• Efficiency: Once users have learned the design, how quickly can they perform tasks?
  • Memorability: When users return to the design after a period of not using it, how easily can they reestablish proficiency?
  • Errors: How many errors do users make, how severe are these errors, and how easily can they recover from the errors?
  • Satisfaction: How pleasant is it to use the design?

In brief, Usability determines how easy & pleasant a product/system to use.

2.3 Importance of Usability

It is very much crucial to make a system where users should not have to think too hard while they are using the system. The user should not have to refer to help sections, and they should not be constrained to feel stupid. By observing the user, finding the usability issues and resolving them in an appropriate manner these situations can be avoided.

System developers usually forget that they are not typical users. There may be aspects of the system that seem apparent to the developer that might, in fact, be entirely confusing to the users. It is therefore essential to take a step back once in a while and make sure that the users are not left behind. Usability Testing is an indispensable aspect of the User-Centred method that establishes the user, at the heart of the development process rather than the system. Embracing such an approach pushes that the user should be foremost in the design determinations.

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According to the International Standards Organization (ISO 9241-11: Guidance on Usability)

“Usability is the extent to which a product can be used by specified users to achieve specified goals with effectiveness, efficiency and satisfaction in a specified context of use.”

These three factors are very much important to attain business goals.

An effective website

An efficient website

A satisfied user

allows customers (users) to achieve their goals

provides answers quickly

achieves their goal

has a high conversion rate

follows a logical sequence

enjoys their experience

meets business objectives

doesn’t waste resources

tells others

delivers a positive brand image

requires less content management time

comes back again

Table 1: Why Usability parameters are important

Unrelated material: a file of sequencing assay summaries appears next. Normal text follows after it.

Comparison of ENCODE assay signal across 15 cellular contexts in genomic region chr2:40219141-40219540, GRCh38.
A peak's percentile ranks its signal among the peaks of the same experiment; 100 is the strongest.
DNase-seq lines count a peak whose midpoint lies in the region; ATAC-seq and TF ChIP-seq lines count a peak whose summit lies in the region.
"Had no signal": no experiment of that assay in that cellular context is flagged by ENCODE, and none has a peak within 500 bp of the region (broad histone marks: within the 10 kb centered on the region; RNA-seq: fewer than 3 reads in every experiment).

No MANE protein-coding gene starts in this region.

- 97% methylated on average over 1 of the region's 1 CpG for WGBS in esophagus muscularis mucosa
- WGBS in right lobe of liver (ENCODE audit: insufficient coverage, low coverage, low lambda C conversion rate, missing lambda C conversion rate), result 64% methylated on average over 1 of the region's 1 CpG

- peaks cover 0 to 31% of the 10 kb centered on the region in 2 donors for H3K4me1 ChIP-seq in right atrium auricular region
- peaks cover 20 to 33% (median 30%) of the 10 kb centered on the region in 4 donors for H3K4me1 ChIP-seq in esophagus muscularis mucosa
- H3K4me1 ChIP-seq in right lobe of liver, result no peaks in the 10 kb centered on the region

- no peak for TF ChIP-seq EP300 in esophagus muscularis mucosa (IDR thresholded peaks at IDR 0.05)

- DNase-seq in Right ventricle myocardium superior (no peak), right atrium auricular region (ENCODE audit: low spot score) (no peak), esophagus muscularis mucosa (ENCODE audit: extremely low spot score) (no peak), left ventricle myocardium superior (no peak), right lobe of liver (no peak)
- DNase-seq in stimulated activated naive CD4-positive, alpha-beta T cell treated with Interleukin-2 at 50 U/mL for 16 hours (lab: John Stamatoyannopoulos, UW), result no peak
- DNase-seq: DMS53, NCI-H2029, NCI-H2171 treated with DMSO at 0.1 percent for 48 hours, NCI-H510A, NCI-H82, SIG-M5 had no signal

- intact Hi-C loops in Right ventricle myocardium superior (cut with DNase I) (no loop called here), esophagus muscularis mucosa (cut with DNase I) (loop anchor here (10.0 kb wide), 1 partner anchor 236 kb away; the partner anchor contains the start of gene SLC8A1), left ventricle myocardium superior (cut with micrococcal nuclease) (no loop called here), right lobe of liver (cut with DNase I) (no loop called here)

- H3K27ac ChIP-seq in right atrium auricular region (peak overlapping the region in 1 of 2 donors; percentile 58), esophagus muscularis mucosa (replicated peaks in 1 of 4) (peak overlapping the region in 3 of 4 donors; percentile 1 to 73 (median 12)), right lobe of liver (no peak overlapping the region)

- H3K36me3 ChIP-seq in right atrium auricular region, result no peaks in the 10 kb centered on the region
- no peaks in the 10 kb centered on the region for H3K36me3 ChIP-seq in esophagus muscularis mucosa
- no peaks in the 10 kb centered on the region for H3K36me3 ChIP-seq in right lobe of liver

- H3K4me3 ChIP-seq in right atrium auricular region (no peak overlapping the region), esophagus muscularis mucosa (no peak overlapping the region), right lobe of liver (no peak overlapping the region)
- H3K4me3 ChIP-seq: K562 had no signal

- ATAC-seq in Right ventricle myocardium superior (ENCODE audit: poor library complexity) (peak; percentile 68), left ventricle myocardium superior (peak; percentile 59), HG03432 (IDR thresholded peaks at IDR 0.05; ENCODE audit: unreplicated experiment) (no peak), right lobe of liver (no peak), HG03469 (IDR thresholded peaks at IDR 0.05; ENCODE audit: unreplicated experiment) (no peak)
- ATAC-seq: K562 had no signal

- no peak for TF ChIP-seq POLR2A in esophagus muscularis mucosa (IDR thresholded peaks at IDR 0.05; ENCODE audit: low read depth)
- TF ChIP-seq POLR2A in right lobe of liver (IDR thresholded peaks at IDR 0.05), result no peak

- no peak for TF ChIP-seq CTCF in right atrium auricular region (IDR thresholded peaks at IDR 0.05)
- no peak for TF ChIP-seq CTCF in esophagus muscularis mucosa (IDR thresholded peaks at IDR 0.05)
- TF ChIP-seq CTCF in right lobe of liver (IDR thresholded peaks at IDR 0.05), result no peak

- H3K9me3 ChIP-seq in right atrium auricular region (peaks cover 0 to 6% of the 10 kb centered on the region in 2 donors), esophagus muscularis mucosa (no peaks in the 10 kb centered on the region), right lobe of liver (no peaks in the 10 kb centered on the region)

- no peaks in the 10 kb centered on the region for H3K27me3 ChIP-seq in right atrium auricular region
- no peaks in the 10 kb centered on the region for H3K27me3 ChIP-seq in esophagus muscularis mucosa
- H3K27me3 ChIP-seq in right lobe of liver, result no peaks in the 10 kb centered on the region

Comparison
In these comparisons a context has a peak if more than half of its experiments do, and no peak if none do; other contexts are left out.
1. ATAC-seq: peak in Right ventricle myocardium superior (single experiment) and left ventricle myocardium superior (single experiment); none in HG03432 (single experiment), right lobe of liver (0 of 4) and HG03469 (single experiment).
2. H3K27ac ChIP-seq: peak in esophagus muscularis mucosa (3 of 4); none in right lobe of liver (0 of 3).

Usability testing lets the design and development teams recognize problems before roll out of the system. The earlier flows are identified and fixed; the less costly the fixes will be concerning both resource time and possible influence to the schedule.  During a usability test:

  • Investigate the activities of the participants to see whether it meets usability objectives
  • Identify how satisfied users are with the system or product
  • Discover if users can accomplish specified tasks as intended
  • Experience how long it takes to accomplish specified tasks
  • Determine adjustments needed to enhance user performance and satisfaction

2.4 Usability Evaluation

Conventionally evaluating the usability of a product does not come into play until the system development is completed or nearly completed. Once completed, users would be requested to accomplish certain tasks on the system. Their performance would then be measured, often using the five usability attributes of Nielsen: Learnability, Efficiency, Memorability, Errors and Satisfaction. This way of usability testing does not include users until very late in the project and concentrates on the system rather than how the user experiences the System.

“Racing toward launch without looking back might have seemed like a good idea back when the launch date was set, but the result is likely to be a product that meets all the technical requirements for the project but does not work for your users. Even worse, by tackling user experience evaluation on at the end, you might end up launching a product that you know is broken but have no opportunity (or money left) to fix.”